Confession #1: My Family Doesn't Listen to Me Either.
Like anyone, I want my family to eat healthfully. I wanted it so badly that when I had a chance to return to college, my focus became dietetics.
It turns out that becoming a dietitian is hard. It requires:
- A nutrition-related bachelor’s degree (or higher) from an accredited university
- Completion of an approved RDN program. This includes 1200+ practice hours in hospitals, schools, and community programs, and is crammed with an exhausting chain of biology, chemistry, metabolism, and nutrition courses. This took me 18 months to complete after my bachelor’s degree.
- Passing the Commission on Dietetics Registration exam.
My husband and children were first-hand witnesses. They watched and worried as I tearfully clawed my way through school one day at a time. They seemed proud when I managed to graduate from my program with honors.
When I offer my teen daughter a helping of broccoli, she scowls.
When I ask my husband to join us at the family table for dinner, my request is met with a challenge stare if there’s a good game on television. He’s a dedicated sports fan which means there is always a good game on television.
My adult son is compliant in front of me, but I’m not blind. I see the empty energy drink cans in the garbage when he comes home to visit.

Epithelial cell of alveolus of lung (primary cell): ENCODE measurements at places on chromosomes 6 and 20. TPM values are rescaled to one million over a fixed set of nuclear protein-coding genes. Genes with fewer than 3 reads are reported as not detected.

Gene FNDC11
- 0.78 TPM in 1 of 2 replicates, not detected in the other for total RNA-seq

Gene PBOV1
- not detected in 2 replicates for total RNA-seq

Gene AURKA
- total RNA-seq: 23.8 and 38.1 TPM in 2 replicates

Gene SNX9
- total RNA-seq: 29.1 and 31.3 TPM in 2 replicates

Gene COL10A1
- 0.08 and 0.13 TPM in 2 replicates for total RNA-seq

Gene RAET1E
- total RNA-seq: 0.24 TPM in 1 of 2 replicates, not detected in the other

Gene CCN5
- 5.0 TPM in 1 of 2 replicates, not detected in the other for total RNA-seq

It’s quite maddening, actually.
What I do about it:
Sometimes I pout and cry. Six years of college, and another seven years of experience teaching clients and staff as a practicing dietitian, and my own family doesn’t listen to me.
Or do they?
Every once in a while, I am tossed a baby carrot.
Recently I overheard my daughter teaching food safety to her little cousin while they were baking together. “No, no Livi. I know it tastes good, but it’s not safe to eat dough before it’s cooked.”
Out of the corner of my eye, I catch my husband choosing oatmeal for breakfast. He doesn’t love oatmeal.
Last week from his college apartment, my son proudly sent a photo of the healthy dinner he cooked for himself.
Again, the tears. (Yes, I cry a lot.) And then I keep trying.
My efforts may not work every time, but I know that every bite of nutrition they do get matters. I look for the little wins, and use them to energize me to keep trying!
I encourage you to do the same. Keep trying. I promise that it’s worth it.
How do you encourage healthy eating in your home?